Treasurer Moore announces essay contest to earn more funds for trade workers in the Jumpstart Savings Program

SOUTH CHARLESTON, W.Va. — Skilled trade workers throughout the Mountain State can now jump start their careers even more through a new contest that could win them up to $12,000 by simply showing their pride in the work they do.

West Virginia State Treasurer Riley Moore took his skilled workers savings program known as Jumpstart to Bridge Valley Community and Technical College Tuesday for the launch of the new contest. Moore announced up to $12,000 could be deposited in a Jumpstart Savings Account to winners who explain what makes them proud to be a skilled worker in the state.

“Coming into this office, I thought, we have a college savings plan, we have a lot of programs incentivizing people to go to college, but we need to do more to help the skilled workers in West Virginia, and that’s why I started the Jumpstart Savings Program,” Moore said.

Launched last year, the Jumpstart Savings Program gives those looking to pursue a career in a skilled trade— from welding to cosmetology– the opportunity to save money and get certain state income tax benefits.

The contest announced Tuesday will select up to 20 people, based on the number of entries, to receive a total $2,000 in their savings account. Out of those selected, one individual winner will be randomly chosen to receive an additional $10,000 into that account.

The task at hand to be selected to win the funds is to write a 250 word or less essay answering the question, “What makes you proud to be a West Virginia skilled worker?”

Along with entering the contest and submitting the essay, contestants will also submit one original digital photo best representing their answer. Moore said anyone within the skilled trade industry can enter.

“By skilled trade I don’t just mean welders, carpenters, pipe fitters or electricians, of course it’s all of them, but it could be someone who went to beautician school, it could be someone who went to culinary school, any of those non-college career type paths, any of them can benefit from this,” he said.

Skills USA State Director Melissa Wilkinson spoke at Tuesday’s contest launch. She encourages every trade worker to become a part of the program and enter the contest as she feels it gives them a leg up towards their future.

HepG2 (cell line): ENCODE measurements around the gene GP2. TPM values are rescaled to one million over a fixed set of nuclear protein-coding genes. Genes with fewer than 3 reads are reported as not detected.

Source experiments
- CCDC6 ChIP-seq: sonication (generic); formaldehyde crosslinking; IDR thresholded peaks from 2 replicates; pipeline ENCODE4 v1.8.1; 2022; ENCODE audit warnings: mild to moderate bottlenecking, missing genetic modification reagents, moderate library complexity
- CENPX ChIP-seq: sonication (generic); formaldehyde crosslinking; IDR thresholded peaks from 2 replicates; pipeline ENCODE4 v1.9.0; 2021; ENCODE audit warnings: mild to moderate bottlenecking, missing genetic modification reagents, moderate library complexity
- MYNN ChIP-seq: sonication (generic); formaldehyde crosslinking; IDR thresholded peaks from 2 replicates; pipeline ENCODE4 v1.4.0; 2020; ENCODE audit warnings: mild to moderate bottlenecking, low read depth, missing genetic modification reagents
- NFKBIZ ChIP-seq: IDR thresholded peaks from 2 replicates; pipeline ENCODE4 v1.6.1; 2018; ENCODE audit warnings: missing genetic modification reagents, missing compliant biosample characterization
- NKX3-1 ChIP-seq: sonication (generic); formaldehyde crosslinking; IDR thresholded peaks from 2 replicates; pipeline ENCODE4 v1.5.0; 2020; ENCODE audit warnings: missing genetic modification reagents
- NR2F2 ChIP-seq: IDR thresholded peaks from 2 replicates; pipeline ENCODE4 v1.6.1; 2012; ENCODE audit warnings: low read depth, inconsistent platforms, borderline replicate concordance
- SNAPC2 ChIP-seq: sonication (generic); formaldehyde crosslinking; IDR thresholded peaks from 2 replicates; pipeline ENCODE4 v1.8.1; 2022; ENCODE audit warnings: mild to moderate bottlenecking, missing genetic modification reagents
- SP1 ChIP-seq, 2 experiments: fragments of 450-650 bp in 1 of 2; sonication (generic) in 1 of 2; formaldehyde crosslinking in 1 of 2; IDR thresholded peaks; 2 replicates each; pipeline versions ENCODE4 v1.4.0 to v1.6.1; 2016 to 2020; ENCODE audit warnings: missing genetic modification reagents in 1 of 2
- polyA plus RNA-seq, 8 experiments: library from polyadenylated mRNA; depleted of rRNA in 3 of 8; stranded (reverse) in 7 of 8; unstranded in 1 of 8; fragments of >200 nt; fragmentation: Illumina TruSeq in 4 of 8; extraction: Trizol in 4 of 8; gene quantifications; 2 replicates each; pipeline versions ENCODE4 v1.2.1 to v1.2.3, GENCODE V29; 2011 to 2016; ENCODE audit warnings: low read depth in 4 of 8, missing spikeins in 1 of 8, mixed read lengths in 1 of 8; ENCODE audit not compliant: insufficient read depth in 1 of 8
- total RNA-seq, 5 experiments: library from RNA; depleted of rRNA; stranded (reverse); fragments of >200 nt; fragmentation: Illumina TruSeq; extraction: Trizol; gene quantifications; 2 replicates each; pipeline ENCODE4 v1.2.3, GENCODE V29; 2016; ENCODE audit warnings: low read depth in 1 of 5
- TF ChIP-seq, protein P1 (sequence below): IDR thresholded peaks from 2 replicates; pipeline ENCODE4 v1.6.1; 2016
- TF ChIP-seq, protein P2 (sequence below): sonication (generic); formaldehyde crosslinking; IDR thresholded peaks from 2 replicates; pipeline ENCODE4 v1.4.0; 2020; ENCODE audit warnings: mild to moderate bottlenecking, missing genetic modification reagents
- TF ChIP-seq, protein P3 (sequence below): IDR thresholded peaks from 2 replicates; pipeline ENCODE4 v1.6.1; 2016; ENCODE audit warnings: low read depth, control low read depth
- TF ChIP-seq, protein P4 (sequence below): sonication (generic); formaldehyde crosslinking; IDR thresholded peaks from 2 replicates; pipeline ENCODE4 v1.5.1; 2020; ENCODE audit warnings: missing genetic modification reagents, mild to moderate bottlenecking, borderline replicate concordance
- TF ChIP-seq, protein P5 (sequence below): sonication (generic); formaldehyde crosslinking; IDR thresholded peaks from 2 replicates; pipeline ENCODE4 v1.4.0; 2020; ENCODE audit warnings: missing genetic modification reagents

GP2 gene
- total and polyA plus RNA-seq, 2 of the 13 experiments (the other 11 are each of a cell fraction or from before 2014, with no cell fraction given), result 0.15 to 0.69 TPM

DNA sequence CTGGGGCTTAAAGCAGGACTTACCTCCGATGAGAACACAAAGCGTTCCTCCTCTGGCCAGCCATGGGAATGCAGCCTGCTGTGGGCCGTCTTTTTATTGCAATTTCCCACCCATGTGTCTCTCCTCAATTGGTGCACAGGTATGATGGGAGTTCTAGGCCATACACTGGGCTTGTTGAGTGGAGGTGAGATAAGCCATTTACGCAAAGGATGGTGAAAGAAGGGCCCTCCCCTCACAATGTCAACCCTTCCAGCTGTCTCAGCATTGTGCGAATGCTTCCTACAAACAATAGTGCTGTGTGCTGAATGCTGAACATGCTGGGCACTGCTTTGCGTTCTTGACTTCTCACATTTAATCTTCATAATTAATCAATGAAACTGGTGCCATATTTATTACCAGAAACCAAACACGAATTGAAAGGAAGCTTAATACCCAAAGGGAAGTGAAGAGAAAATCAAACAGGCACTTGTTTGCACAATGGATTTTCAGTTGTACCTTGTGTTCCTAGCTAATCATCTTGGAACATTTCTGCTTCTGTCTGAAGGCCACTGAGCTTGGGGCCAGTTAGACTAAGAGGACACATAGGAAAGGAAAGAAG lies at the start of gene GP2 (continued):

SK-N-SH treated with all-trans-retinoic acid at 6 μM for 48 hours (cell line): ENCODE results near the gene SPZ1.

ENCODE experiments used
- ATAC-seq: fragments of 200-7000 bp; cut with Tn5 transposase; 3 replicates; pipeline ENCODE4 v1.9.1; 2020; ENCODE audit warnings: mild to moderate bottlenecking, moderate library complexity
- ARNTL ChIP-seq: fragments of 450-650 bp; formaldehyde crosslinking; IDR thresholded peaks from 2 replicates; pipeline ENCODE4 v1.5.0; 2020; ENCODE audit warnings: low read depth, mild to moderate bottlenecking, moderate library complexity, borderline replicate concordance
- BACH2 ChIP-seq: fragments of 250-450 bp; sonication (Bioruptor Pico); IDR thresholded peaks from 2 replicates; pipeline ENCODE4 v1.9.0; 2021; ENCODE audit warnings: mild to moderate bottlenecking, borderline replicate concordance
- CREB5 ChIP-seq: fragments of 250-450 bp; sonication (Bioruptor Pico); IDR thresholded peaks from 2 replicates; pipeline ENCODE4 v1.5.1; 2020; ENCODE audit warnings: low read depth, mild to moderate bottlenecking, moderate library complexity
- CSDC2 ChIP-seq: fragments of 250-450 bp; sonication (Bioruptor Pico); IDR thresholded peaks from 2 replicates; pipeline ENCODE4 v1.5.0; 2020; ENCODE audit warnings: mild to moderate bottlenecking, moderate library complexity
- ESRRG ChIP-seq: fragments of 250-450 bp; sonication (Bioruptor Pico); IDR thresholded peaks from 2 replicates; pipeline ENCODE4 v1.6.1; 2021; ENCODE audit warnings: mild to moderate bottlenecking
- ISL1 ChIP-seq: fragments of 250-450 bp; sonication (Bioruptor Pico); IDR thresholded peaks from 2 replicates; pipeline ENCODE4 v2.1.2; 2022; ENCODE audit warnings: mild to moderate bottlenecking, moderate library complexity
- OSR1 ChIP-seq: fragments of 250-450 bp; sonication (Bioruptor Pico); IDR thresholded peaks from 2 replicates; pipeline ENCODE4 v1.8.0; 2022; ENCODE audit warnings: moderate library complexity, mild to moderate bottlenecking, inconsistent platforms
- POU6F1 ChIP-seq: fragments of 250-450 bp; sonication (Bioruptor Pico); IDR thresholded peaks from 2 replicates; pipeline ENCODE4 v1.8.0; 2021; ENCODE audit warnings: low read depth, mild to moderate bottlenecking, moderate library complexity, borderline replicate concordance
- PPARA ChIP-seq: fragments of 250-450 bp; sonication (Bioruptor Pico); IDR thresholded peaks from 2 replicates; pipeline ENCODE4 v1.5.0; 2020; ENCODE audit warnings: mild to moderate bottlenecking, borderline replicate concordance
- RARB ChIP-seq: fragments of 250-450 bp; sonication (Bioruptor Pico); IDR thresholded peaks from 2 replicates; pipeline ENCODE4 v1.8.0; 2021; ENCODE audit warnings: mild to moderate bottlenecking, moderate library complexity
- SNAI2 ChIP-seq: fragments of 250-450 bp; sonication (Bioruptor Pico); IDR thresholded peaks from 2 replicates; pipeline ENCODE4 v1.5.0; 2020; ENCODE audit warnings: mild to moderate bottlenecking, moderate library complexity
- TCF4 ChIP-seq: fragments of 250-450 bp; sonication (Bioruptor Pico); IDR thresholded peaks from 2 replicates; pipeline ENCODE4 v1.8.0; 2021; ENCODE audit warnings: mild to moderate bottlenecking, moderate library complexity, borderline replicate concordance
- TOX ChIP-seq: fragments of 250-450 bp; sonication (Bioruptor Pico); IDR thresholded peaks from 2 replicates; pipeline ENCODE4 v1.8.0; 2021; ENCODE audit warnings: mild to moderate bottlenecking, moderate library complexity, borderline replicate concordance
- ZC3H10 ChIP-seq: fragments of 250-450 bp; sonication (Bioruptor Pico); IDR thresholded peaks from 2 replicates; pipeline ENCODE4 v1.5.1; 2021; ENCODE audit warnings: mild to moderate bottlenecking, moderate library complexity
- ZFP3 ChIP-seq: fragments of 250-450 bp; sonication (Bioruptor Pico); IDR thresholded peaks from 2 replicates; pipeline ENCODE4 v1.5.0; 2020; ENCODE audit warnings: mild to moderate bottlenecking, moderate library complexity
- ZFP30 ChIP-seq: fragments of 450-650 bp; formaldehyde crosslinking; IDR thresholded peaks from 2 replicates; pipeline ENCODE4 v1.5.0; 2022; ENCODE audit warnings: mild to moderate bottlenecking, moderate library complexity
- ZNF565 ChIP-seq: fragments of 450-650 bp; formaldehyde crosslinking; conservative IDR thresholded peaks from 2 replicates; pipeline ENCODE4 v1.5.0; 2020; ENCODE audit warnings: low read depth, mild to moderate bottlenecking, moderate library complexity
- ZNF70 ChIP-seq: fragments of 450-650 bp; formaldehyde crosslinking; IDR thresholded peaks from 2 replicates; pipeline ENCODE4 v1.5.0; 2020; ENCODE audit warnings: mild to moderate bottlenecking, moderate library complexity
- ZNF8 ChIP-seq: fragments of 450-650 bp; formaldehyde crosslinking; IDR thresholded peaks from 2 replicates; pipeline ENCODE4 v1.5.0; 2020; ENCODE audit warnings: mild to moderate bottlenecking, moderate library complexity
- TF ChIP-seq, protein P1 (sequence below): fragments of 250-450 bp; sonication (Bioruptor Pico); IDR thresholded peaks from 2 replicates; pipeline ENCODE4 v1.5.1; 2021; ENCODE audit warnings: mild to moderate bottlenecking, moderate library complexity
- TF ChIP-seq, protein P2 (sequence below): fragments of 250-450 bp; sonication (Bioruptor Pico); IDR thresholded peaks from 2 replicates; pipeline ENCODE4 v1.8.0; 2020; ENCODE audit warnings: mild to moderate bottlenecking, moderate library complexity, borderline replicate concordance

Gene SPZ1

Wilkinson said upon calling a former student one day to see how his business of acquiring a welding rig was going, he told her had the Jumpstart program been around when he was a student five or six years ago, he would have ultimately been able to meet his goal in obtaining the rig sooner than he had.

“He said he had to work three years as an apprentice and a welder’s helper to be able to earn enough money and to be able to earn enough credit to purchase the tools that he needed, so $75,000 is what he has invested in just his truck,” Wilkinson said.

Moore said the inspiration behind getting the program started in the state came from his own experience as a welder and going through a trade school.

He said the narrative that college is the only answer has been pushed for far too long, and currently trade workers may be needed now more than ever.

“We need people that are ready to take those jobs, I don’t think we necessarily need people getting degrees in Russian literature or whatever else people are studying in college, we need to be ready for the jobs of the future,” he said.

Moore believes there is going to be an enforced demand across the country soon to have workers trained and equipped in trade work due to the pushback for more U.S-made products.

“Equipping is what this program is going to help people do and prepare them for those jobs, as I do believe they are going to start to come back home from places like China, we’ve seen that happen with Taiwan with the chip factory already,” said Moore.

Jumpstart Savings Account funds can be used to help workers pay for tools, equipment, supplies and other business costs.

Essay contest entries must be received by the end of the day on December 31.